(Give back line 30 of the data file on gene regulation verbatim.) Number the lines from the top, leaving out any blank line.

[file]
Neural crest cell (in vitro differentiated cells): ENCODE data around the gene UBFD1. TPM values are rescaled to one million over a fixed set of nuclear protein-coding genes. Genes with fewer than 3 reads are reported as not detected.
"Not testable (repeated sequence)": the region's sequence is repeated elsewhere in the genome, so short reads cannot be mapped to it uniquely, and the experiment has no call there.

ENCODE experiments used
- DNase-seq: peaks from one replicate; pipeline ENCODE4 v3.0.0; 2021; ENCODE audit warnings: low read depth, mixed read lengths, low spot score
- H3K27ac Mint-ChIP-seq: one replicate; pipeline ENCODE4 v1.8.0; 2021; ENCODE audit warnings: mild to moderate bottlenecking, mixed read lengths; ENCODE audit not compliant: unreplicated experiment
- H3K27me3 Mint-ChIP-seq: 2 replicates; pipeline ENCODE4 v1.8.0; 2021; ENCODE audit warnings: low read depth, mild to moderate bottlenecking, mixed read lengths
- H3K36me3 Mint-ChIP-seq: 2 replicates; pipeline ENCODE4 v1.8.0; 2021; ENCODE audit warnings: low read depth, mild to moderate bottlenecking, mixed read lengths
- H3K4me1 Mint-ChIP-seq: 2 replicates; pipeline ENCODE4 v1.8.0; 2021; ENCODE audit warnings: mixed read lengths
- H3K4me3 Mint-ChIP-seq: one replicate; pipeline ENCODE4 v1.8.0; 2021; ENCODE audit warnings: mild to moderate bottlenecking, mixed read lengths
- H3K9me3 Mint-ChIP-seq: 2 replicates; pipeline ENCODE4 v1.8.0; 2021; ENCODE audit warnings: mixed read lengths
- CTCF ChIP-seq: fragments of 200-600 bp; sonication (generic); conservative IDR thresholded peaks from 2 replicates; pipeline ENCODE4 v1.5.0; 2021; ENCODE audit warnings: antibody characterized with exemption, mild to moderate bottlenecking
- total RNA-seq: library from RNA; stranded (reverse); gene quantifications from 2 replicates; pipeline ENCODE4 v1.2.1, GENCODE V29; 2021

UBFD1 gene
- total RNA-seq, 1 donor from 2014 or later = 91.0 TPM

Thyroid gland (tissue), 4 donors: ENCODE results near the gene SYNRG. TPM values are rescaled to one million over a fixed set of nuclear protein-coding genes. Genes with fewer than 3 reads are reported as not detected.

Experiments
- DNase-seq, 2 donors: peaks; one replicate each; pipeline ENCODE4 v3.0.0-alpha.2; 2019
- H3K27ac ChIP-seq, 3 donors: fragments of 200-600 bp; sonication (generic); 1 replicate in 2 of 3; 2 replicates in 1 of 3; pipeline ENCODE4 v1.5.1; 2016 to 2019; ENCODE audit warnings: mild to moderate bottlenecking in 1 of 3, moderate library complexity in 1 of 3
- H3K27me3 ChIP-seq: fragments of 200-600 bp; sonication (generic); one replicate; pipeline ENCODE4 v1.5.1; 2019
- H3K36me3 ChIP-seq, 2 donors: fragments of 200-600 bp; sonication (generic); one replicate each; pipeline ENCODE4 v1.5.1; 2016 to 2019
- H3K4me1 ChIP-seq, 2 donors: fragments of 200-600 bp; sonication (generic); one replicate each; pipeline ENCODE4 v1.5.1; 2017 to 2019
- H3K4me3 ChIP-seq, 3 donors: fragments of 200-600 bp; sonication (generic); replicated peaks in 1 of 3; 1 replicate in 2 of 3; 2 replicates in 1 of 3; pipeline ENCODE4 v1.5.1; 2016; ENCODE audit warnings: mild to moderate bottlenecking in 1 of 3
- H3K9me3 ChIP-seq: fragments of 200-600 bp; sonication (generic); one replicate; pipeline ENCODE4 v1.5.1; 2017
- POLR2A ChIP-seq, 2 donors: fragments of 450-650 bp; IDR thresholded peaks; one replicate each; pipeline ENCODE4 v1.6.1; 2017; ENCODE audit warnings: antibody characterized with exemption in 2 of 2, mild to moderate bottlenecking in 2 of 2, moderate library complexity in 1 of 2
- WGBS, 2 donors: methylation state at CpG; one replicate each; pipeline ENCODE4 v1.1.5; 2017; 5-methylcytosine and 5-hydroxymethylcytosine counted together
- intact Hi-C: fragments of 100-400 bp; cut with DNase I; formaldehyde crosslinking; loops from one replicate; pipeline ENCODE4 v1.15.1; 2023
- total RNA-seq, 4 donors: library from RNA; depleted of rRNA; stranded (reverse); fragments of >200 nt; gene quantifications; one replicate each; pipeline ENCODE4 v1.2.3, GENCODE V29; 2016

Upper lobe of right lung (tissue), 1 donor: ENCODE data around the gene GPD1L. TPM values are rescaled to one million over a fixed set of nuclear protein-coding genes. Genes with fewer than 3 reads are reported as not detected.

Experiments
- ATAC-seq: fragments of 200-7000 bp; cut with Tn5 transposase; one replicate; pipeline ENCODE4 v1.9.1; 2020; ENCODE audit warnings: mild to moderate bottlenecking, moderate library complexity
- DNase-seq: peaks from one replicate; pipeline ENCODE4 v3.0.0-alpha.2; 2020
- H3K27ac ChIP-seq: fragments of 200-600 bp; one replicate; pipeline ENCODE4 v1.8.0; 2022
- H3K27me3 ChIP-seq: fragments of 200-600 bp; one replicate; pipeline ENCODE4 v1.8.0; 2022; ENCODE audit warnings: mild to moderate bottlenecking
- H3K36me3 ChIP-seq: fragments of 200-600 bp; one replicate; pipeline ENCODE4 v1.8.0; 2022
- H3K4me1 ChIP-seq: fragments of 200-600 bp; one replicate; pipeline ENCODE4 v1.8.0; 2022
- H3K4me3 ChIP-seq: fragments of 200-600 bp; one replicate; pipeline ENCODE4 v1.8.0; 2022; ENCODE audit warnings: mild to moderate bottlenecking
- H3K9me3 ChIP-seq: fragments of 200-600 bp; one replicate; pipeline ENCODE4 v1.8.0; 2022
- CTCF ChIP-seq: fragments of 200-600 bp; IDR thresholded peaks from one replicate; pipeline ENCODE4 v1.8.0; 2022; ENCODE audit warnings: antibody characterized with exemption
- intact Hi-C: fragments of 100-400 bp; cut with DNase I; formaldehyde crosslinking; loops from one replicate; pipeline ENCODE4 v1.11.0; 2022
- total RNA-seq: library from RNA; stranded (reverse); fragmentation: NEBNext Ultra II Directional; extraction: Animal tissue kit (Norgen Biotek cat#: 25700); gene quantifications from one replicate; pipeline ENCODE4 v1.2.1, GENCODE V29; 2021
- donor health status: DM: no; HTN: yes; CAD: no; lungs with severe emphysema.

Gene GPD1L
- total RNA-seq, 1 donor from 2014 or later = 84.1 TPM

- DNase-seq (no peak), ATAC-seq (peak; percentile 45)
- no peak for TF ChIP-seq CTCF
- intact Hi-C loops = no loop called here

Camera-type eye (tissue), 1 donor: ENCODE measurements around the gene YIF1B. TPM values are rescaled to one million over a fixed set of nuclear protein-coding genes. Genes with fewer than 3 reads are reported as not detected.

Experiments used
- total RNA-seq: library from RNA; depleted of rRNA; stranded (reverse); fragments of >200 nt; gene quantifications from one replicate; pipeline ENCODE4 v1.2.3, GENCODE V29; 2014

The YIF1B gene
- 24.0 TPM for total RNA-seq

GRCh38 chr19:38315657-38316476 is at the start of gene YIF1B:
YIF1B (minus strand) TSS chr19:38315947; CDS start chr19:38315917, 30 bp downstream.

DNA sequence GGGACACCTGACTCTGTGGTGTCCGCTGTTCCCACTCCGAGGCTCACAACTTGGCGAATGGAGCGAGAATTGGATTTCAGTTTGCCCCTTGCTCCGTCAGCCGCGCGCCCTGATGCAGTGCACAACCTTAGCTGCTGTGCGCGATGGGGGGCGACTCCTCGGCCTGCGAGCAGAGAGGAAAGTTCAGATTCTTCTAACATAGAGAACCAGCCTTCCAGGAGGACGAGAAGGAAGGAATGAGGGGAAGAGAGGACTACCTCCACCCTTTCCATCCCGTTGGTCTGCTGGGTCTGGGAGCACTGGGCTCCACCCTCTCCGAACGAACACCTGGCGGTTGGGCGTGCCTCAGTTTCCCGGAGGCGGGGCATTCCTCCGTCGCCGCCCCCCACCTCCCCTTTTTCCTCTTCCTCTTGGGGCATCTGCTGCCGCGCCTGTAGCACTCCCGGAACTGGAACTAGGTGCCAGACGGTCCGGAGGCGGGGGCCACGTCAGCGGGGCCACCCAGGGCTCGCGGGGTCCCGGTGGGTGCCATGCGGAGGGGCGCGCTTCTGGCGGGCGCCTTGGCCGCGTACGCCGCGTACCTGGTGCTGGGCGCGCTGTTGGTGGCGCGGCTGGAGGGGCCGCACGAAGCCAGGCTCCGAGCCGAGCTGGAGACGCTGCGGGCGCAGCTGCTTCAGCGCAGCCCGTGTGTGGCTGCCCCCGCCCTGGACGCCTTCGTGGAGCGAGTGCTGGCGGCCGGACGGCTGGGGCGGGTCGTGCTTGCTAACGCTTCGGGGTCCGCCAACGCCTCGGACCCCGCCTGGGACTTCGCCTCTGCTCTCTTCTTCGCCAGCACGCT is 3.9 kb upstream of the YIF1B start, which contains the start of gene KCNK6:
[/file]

- ATAC-seq: fragments of 200-7000 bp; cut with Tn5 transposase; one replicate; pipeline ENCODE4 v1.9.1; 2020; ENCODE audit warnings: mild to moderate bottlenecking, moderate library complexity